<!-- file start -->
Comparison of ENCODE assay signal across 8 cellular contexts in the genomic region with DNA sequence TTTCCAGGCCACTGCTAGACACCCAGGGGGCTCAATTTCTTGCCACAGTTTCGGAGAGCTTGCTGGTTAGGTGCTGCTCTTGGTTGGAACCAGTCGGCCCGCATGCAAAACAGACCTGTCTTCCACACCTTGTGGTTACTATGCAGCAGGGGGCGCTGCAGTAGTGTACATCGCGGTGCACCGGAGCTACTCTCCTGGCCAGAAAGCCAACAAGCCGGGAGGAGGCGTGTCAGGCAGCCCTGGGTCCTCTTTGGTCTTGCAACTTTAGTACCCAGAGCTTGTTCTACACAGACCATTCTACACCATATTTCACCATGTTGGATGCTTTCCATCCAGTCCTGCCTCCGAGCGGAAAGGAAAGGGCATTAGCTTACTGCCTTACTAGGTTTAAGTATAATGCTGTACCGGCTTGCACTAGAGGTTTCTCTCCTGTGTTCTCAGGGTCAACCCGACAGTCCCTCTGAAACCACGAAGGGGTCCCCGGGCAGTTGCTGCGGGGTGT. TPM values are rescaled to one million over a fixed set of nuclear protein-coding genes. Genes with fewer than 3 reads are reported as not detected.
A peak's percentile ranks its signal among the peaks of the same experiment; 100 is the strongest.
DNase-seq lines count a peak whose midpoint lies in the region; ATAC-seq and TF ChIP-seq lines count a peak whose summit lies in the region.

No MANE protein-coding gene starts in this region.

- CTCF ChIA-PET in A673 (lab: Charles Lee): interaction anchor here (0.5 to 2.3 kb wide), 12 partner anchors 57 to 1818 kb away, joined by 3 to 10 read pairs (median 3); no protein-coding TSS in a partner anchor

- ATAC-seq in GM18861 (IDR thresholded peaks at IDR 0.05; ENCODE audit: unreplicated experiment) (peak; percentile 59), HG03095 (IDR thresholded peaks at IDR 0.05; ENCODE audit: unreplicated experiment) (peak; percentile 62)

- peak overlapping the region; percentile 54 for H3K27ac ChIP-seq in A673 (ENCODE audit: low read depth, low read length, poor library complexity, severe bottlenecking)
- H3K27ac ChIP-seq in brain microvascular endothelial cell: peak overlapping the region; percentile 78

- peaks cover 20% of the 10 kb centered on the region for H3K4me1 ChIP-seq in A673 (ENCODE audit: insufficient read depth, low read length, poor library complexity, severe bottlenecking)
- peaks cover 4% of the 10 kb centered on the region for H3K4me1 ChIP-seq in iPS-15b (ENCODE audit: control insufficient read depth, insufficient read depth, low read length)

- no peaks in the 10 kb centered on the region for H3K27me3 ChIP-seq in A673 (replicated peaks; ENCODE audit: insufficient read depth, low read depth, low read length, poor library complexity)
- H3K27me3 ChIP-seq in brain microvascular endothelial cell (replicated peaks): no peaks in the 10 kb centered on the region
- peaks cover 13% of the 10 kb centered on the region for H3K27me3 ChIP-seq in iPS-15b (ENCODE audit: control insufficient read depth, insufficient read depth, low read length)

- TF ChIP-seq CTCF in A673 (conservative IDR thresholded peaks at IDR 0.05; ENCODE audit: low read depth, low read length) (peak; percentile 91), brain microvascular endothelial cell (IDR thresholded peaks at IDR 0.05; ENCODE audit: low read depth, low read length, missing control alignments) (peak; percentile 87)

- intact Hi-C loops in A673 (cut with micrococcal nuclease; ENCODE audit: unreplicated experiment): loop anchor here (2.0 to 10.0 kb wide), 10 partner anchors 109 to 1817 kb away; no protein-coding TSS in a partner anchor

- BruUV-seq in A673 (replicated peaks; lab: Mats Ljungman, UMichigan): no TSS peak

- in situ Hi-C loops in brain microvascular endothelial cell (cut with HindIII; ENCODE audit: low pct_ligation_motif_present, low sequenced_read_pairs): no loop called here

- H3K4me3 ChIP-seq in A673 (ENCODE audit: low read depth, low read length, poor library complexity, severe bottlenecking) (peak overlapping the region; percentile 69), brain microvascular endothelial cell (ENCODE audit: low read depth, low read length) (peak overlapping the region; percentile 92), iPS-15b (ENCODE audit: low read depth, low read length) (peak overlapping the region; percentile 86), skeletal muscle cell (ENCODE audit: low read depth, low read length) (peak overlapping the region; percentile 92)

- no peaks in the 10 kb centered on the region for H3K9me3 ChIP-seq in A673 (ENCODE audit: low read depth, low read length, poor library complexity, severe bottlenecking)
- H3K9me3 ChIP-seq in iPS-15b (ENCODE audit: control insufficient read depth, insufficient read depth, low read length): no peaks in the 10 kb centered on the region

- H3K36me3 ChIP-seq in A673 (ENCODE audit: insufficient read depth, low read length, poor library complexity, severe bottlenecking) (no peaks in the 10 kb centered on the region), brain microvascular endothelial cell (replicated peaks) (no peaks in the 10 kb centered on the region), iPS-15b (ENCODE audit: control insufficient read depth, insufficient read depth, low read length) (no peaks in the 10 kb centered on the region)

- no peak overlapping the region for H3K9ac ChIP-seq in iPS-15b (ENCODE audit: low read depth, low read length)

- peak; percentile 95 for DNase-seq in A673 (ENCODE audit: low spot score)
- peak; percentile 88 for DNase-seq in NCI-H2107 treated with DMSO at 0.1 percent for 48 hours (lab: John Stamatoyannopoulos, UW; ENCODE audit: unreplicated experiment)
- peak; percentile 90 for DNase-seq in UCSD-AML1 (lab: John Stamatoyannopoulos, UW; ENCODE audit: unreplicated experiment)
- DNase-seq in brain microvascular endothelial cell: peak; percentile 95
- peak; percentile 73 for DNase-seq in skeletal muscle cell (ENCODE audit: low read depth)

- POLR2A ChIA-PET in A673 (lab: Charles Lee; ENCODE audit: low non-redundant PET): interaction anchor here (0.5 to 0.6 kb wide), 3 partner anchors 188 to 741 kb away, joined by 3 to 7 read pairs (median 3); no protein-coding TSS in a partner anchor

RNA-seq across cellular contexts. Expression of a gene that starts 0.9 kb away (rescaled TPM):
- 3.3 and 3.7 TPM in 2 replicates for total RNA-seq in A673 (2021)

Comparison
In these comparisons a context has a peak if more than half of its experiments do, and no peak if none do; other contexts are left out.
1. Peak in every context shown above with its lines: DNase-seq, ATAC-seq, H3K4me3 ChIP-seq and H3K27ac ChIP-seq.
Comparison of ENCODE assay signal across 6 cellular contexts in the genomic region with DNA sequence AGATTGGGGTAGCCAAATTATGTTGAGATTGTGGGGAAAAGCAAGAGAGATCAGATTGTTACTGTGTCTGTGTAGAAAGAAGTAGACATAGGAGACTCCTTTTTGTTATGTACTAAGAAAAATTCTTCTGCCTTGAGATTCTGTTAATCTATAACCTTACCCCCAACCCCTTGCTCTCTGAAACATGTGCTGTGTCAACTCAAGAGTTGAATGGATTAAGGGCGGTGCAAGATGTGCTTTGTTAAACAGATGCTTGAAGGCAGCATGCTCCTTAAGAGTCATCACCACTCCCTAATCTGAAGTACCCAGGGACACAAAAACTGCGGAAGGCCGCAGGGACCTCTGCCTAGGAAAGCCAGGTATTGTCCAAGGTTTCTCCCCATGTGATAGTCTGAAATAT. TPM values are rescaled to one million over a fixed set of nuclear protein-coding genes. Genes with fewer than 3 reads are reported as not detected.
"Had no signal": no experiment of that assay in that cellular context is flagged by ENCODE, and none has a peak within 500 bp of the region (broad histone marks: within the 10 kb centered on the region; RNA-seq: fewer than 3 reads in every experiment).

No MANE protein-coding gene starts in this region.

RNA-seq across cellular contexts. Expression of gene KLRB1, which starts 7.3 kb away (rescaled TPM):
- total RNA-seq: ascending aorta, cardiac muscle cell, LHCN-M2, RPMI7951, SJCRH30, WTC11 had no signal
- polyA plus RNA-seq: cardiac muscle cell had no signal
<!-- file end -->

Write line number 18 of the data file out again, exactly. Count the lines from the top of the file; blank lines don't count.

- H3K4me3 ChIP-seq in A673 (ENCODE audit: low read depth, low read length, poor library complexity, severe bottlenecking) (peak overlapping the region; percentile 69), brain microvascular endothelial cell (ENCODE audit: low read depth, low read length) (peak overlapping the region; percentile 92), iPS-15b (ENCODE audit: low read depth, low read length) (peak overlapping the region; percentile 86), skeletal muscle cell (ENCODE audit: low read depth, low read length) (peak overlapping the region; percentile 92)